7 Ways to Max Out Your IRA Contributions by April 15th

By Christa Avampato on 23 March 2015 0 comments

Did you know that if you make a personal IRA contribution before April 15th of this year, that amount is deductible on your 2014 taxes? If you have the extra cash on hand, this is a great way to boost your retirement account while reducing your current tax burden. Here are seven creative ways to come up with that extra contribution money in the next month.

1. Don't Dine Out

April 15th is about a month away. What if you could make a promise to yourself not to eat out at all in the intervening weeks? Skip the morning coffee pick-up, bring your lunch to work, and find free ways to spend time with friends. Now, take all of that money you would have spent and deposit it into your IRA account, instead. It may sound like a big sacrifice, but it's only a month long and could add up to a big tax break.

2. Lace up Your Walking Shoes

Transportation is another big expense for many people. Consider when you might be able to use your own two feet, take low-cost or free public transportation, or bike to get you from point A to point B. Then, you can bank that transit money right into your IRA account.

3. Delay Spring Wardrobe and Home Purchases

Once the warm weather arrives, we're anxious for a personal and home makeover. If you can delay making any purchases such as these for the next month, you can use that money to contribute to your IRA. Think of it as giving your future self the gift of more freedom by putting that extra money into your retirement account today.

4. Itemize Your Deductions

Many people don't want to be bothered with itemizing their expenses, because it can take some time and requires additional organization and paperwork. However, if your itemized deductions are greater than the standard deduction, you'll save on taxes you owe, or get a bigger refund. Calculate your potential savings and put away that money in your IRA now to enjoy later.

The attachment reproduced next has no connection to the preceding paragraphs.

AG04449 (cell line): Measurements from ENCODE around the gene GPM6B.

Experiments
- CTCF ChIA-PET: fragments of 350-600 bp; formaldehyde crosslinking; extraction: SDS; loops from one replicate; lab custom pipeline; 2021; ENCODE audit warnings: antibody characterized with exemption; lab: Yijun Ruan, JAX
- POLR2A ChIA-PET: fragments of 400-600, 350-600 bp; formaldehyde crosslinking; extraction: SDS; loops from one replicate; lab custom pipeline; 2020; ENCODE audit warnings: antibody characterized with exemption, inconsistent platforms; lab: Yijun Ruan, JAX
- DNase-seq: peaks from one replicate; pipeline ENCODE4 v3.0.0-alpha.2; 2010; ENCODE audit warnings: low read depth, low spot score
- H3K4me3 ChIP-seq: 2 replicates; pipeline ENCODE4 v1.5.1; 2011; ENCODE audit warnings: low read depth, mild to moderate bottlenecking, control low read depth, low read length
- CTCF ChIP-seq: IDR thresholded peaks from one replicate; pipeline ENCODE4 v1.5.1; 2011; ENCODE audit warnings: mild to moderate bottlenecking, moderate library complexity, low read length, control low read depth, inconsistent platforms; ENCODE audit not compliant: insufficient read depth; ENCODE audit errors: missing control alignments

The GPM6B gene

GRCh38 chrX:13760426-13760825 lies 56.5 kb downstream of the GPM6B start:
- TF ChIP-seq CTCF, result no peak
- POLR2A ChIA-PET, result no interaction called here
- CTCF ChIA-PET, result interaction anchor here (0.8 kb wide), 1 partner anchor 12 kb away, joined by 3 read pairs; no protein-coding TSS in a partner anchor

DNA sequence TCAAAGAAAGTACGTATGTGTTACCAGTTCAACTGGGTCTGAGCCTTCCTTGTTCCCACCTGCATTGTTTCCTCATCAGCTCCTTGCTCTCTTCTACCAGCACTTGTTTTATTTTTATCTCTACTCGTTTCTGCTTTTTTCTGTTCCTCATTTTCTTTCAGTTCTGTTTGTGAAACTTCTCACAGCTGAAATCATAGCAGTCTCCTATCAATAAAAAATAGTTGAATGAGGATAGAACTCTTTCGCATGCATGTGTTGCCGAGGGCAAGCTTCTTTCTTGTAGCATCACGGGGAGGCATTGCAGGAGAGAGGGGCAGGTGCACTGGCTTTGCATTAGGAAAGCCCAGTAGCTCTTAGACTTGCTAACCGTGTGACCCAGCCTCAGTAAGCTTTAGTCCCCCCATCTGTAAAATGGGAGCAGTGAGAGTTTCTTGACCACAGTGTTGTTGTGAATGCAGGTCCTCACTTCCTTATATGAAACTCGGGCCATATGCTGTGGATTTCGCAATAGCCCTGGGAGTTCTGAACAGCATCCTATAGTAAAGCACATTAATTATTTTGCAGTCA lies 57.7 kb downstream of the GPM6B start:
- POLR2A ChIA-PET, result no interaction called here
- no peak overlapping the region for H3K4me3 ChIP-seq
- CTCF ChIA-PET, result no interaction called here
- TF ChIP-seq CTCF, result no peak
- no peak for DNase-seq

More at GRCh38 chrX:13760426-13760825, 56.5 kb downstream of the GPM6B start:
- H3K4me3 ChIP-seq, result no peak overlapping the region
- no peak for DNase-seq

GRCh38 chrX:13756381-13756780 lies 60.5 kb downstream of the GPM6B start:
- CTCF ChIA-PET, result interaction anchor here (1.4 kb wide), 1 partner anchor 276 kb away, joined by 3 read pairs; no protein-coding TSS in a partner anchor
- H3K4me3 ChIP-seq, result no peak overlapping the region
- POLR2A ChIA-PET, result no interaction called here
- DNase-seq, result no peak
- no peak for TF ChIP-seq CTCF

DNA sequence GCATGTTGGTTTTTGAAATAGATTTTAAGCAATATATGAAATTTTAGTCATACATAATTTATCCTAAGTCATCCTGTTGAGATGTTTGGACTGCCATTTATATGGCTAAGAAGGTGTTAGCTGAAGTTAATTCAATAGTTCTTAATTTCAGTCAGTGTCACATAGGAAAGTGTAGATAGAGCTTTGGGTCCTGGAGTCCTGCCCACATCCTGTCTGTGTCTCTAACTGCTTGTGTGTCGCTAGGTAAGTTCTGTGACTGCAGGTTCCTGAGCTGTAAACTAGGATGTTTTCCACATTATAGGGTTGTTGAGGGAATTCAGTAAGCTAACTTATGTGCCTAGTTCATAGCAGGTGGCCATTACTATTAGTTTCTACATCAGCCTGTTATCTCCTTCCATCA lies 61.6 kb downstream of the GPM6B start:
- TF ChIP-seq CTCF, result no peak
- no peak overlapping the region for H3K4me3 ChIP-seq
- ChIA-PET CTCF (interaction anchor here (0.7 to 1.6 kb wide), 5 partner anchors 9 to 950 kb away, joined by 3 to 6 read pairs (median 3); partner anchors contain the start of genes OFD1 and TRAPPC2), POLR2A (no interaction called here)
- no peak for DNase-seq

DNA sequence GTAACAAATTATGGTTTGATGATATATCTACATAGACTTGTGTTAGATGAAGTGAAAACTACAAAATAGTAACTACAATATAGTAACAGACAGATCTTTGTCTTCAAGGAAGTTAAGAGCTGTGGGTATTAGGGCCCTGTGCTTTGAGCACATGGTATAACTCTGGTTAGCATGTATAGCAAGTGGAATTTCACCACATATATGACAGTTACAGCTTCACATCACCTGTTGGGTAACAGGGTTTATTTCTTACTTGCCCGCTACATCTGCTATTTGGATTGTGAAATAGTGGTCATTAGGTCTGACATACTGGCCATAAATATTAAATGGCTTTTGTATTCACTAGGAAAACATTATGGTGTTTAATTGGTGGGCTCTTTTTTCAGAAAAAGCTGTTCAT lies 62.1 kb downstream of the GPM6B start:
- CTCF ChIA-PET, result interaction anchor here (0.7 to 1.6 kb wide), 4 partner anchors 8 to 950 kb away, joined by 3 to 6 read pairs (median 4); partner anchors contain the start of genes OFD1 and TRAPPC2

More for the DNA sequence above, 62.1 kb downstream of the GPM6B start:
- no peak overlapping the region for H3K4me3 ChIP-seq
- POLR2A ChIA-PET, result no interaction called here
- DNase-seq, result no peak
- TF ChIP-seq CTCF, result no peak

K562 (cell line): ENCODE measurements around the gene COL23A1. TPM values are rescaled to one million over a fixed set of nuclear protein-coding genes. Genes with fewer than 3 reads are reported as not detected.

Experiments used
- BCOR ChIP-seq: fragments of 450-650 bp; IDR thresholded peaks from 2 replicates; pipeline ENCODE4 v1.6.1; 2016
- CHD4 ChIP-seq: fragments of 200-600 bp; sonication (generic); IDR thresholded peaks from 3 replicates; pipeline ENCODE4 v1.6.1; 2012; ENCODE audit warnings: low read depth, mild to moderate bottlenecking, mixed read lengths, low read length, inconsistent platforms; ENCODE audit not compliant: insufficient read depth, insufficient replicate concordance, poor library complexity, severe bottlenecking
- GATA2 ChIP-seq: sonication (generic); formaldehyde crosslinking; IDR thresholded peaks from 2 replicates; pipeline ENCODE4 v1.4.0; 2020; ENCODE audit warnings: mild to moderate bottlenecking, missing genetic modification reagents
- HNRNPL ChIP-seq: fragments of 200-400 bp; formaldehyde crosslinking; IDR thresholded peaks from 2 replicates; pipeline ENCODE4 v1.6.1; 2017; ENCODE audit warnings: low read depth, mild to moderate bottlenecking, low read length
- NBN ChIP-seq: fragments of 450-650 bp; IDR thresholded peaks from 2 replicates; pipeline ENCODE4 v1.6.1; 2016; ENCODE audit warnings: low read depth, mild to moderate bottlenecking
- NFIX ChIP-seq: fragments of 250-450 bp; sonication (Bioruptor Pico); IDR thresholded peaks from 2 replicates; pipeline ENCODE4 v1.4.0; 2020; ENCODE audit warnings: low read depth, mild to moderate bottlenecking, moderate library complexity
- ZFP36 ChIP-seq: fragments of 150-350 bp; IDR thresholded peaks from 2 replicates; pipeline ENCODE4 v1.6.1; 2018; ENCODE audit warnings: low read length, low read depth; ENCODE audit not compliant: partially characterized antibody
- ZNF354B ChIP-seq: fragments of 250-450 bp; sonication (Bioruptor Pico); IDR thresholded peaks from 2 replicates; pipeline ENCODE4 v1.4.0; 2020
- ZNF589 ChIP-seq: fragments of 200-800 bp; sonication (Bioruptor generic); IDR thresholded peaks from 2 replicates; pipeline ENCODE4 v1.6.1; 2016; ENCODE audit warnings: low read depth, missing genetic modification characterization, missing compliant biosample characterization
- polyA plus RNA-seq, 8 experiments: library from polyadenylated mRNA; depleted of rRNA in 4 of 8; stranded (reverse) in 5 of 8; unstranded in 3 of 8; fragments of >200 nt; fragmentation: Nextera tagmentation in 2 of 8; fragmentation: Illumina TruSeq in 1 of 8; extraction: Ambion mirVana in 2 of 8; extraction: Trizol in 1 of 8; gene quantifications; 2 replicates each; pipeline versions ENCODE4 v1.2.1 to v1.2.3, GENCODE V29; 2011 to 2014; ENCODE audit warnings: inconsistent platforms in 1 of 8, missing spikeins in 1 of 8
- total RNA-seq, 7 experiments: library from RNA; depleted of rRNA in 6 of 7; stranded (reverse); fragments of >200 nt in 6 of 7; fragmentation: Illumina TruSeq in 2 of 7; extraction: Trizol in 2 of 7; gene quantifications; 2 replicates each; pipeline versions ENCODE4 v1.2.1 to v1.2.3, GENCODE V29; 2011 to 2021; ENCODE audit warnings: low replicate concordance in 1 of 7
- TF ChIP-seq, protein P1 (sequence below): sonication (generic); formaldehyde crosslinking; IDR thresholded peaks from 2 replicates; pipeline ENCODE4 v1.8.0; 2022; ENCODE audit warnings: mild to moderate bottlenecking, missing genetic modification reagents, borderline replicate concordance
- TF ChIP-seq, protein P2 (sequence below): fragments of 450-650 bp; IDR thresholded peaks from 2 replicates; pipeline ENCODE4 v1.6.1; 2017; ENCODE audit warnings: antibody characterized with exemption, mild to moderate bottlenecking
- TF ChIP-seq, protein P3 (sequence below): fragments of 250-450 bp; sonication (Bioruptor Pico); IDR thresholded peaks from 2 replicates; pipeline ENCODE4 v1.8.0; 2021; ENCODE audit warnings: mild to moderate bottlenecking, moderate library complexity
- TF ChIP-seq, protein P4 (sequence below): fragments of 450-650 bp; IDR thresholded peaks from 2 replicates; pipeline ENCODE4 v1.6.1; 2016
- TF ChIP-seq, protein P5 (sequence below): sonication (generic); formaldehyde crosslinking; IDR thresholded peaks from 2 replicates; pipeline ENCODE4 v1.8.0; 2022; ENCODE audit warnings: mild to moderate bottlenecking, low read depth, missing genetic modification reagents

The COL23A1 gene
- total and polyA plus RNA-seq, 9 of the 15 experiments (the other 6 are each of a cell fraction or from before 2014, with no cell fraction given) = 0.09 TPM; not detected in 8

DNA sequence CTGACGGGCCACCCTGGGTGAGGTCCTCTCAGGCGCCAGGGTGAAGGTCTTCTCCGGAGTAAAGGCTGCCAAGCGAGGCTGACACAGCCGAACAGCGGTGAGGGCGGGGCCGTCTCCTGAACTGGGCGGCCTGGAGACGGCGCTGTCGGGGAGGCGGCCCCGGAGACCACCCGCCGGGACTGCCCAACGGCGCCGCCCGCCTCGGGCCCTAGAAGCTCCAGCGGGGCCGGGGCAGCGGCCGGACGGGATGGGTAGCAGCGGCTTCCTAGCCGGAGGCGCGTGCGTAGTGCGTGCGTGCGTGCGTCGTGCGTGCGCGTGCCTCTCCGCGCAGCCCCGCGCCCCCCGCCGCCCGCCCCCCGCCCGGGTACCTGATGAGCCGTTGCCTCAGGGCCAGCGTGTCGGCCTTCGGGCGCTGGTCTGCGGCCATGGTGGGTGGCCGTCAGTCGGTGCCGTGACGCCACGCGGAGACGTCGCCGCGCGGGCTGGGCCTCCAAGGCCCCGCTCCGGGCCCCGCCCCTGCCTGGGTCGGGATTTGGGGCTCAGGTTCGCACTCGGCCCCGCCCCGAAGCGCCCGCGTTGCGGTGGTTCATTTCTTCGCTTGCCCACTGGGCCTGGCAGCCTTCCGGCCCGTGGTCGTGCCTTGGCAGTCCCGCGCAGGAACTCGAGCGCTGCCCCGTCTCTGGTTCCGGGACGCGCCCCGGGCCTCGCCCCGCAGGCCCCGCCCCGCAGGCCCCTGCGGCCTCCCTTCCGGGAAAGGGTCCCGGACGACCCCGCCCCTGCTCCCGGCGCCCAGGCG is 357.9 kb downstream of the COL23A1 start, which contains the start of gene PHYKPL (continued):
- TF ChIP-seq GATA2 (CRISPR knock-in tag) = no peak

5. Student Loan Interest Deduction

Many working adults today have student loans. If you make less than $80,000 per year as an individual (or less than $160,000 if filing jointly), you can deduct the interest you've paid on student loans. Use the money you'll save on that deduction to increase your contribution to your IRA.

6. Make Your Vacation a "Staycation"

After the rough winter we've had this year, it's tempting to take advantage of the ever-present travel deals being offered. Resist their offers and turn your spring vacation into a staycation. Chances are your hometown comes back to life once it thaws out from winter, and there are plenty of opportunities to re-discover it through events and activities that will help you feel like a tourist in your own backyard.

7. Delay Big Purchases

My laptop is now over five years old, and it's showing its age a bit with decreased speed. I'm tempted by all the features now available on new laptops, but I've decided that I can deal with a bit of decreased speed for the sake of banking some extra money. When it comes to big purchases like electronics, one thing is certain: In six months there will be a brighter, shinier model that's likely no more expensive than today's top-of-the-line. Get as much value out of your durable goods as possible, and only replace them when it's truly necessary. You'll be glad you did once you see that extra money accruing in your savings account.

Maxing out your IRA isn't the sexiest purchase you'll ever make, but it's important to contribute as much as you can as soon as you can to take advantage of the compound interest it will generate.

What clever tricks are you using this tax season to max out your IRA contributions?

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